Hyperresponsiveness to interferon gamma exposure as a response mechanism to anti-PD-1 therapy in microsatellite instability colorectal cancer
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Colorectal cancer (CRC) with high-level microsatellite instability (MSI-H) tends to be associated with a better response to programmed death receptor-1 (PD-1) blockade than does microsatellite stable CRC. However, emerging evidence makes the use of programmed death ligand-1 (PD-L1) as a biomarker problematic. Here, we sought to characterize the interactions between PD-L1 expression and the response to PD-1 blockade therapy in BALB/c mice with a subcutaneous tumor challenge. We further focused on interferon gamma (IFNγ)-induced PD-L1 expression in an in vitro setting to evaluate the responsiveness to IFNγ exposure and the specific signaling of PD-1 in HCT116 and SW480 cell lines. In this study, enhanced PD-L1 expression increased survival in CT26 cells, and PD-1 blockade increased the CTL profile and apoptotic cells in mice with CRC. Our in vitro findings showed that PD-L1 expression was significantly upregulated by a low-dose IFNγ treatment, and the MSI-H cell line might exhibit hyperresponsiveness to IFNγ exposure partly through the JAK–STAT pathway. These results suggest that intrinsic PD-L1 in cooperation with extrinsic IFNγ exposure in CRC may be more responsive to anti-PD-1 therapy, mainly through the CTL profile in the tumor microenvironment.
KeywordsColorectal cancer Microsatellite instability IFNγ PD-L1 CTL
Cytotoxic T lymphocyte
Epidermal growth factor receptor
Hematoxylin and eosin
Janus kinase/signal transducer and activator of transcription 3
Mitogen-activated protein kinase
High-level microsatellite instability
Programmed death ligand-1
Phosphatidylinositol 3 kinase/protein kinase B
Phosphatase and tensin homology deleted on chromosome 10
Reverse-transcription quantitative polymerase chain reactions
TdT-mediated dUTP nick-end labeling
We would like to thank Xiaojin Li (Central laboratory, the second hospital of Yunnan Province) for his technical assistance in flow cytometry.
Conceived and designed the experiments: WY and JD. Performed the experiments: WY, CT, XS, HJ and HH. Analyzed the data: WY and JD. Contributed reagents/animals: DD, HJ and RN. Wrote the paper: WY and JD.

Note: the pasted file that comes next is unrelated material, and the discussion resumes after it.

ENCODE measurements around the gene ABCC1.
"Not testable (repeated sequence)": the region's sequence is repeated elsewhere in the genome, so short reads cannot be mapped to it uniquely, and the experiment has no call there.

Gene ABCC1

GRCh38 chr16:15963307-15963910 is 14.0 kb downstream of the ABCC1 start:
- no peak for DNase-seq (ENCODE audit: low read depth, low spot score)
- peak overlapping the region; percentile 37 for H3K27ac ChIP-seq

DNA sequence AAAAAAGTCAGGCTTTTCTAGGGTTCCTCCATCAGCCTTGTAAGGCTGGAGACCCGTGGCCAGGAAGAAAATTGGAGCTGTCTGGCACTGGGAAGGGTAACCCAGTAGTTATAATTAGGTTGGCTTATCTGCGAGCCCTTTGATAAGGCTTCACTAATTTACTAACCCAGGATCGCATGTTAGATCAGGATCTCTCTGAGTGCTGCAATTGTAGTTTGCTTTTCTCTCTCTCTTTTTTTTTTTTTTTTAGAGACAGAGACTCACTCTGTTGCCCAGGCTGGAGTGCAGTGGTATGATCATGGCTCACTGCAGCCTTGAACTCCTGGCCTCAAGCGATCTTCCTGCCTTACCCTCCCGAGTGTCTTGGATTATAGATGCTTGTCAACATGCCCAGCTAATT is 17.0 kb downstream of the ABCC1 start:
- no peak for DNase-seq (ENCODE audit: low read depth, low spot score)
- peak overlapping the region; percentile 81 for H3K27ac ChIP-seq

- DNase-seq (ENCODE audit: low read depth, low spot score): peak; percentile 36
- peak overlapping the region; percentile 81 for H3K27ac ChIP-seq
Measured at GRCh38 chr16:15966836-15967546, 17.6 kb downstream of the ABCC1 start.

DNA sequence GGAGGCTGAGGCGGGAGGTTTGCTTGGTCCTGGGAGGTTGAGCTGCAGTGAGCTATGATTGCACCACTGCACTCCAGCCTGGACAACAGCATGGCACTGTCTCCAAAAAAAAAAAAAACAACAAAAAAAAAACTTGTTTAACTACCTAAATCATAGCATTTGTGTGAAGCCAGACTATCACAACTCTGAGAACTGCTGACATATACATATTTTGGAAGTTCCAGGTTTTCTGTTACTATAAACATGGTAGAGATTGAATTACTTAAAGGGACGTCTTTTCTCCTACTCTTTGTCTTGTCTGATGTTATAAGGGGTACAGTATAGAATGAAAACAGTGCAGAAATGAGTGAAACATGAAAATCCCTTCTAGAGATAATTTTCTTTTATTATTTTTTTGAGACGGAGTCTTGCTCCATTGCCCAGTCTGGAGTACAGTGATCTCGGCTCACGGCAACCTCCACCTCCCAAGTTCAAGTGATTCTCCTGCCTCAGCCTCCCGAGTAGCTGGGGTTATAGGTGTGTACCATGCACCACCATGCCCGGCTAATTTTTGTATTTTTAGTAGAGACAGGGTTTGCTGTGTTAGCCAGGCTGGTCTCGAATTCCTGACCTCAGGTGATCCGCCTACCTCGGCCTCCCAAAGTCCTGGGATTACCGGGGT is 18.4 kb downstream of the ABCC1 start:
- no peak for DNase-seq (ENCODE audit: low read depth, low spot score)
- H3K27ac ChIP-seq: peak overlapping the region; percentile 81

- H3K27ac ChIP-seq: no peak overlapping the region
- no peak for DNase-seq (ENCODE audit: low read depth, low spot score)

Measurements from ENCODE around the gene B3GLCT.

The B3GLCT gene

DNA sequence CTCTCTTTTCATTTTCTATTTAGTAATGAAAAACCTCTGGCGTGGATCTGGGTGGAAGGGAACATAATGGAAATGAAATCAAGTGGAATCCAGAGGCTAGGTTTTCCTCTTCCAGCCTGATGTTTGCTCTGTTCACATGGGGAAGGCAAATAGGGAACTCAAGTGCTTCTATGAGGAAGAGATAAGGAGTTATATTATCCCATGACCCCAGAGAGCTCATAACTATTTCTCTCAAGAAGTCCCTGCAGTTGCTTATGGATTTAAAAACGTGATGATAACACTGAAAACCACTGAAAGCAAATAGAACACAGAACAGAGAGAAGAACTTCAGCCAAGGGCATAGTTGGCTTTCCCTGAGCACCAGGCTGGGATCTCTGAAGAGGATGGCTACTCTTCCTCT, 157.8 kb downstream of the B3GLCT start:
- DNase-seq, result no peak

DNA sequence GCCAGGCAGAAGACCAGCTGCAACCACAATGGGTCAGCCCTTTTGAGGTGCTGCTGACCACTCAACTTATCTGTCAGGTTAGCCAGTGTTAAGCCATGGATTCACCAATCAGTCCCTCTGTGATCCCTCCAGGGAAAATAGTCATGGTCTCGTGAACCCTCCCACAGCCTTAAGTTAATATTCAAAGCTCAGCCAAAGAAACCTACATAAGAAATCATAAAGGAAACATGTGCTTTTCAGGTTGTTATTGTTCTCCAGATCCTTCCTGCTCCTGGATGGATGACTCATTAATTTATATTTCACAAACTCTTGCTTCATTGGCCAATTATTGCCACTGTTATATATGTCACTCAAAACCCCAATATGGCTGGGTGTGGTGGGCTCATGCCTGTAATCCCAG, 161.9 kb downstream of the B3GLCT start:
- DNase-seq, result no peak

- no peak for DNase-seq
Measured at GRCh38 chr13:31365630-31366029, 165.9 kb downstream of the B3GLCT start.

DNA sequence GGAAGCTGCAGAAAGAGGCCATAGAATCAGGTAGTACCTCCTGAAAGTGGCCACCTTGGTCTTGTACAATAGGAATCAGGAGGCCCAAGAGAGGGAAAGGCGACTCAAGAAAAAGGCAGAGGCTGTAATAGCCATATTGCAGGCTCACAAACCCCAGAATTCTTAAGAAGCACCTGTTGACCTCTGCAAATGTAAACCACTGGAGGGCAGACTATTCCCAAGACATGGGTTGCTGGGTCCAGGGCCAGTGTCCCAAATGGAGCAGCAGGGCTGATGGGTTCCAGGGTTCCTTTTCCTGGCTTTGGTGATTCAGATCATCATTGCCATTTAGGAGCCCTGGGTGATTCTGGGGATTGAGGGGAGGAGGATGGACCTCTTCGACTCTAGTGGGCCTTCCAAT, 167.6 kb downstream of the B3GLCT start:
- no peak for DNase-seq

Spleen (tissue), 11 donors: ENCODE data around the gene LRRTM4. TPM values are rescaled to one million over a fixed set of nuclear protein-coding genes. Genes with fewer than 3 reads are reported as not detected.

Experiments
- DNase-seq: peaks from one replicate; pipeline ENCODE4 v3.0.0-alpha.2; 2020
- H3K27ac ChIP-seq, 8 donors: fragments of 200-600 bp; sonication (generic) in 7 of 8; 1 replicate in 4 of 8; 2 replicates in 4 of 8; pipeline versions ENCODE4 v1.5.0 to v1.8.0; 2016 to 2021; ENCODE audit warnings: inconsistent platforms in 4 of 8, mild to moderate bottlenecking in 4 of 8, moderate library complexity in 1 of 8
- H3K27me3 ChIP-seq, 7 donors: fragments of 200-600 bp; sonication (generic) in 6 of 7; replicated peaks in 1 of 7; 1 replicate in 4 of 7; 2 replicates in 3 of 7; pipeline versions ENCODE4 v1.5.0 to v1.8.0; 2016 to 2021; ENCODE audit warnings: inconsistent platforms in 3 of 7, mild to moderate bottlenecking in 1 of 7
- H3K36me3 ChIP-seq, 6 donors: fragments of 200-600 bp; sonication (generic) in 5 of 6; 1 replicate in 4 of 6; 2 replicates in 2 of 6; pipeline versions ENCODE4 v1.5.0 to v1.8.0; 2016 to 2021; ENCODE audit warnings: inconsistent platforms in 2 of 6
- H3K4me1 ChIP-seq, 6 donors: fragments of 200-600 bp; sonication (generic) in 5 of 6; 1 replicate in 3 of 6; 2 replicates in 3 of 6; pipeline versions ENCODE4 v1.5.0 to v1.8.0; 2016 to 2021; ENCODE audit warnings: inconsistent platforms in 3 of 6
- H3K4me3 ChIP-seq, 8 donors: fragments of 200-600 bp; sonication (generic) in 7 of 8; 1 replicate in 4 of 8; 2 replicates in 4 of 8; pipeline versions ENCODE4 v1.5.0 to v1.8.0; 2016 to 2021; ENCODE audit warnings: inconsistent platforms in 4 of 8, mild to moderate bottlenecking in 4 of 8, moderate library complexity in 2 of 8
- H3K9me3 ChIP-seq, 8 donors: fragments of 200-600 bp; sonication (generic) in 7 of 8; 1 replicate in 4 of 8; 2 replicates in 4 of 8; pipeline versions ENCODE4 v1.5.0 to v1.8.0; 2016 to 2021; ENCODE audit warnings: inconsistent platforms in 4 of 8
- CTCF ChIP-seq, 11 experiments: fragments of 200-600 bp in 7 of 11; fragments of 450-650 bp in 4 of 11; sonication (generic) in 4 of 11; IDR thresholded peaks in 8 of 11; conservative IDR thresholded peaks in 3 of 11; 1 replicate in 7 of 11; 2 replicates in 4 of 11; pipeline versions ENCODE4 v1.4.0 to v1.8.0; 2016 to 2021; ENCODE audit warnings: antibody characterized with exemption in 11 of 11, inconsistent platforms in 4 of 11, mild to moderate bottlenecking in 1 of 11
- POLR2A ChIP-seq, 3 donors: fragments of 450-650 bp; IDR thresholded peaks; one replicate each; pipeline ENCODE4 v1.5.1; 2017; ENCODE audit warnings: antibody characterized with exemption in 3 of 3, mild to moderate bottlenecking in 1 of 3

This study was partially supported by the Association Foundation Program of Yunnan Provincial Science and Technology Department and Kunming Medical University (Grant number: 2017FE468(-228)), by the Foundation of Yunnan Medical Science and Technology (Grant number: 2016NS124), and by the National Natural Science Foundation of China (Grant number: 81660472).
Compliance with ethical standards
Conflict of interest
The authors declare no conflicts of interest.
Ethical approval and ethical standards
The animal study was approved by the Animal Experimental Ethical Committee of Kunming Medical University (date of approval: June 2017). The experimental mice used in this study were obtained from the Laboratory Animal Center of Kunming Medical University. All experimental procedures were conducted according to the protocols approved by the National Institute of Health’s Guidelines for the Care and Use of Laboratory Animals. This article does not contain any studies with human participants performed by any of the authors.
Cell line authentication
Human CRC cell lines HCT116 and SW480 were obtained from the Institute of Zoology, Chinese Academy of Sciences (Kunming, China), and rat CRC CT26 cells were purchased from the Cell Bank of the Chinese Academy of Sciences (Shanghai, China). Cell Bank, Type Culture Collection, Chinese Academy of Sciences (CBTCCCAS) can provide the Certificate of STR Analysis.
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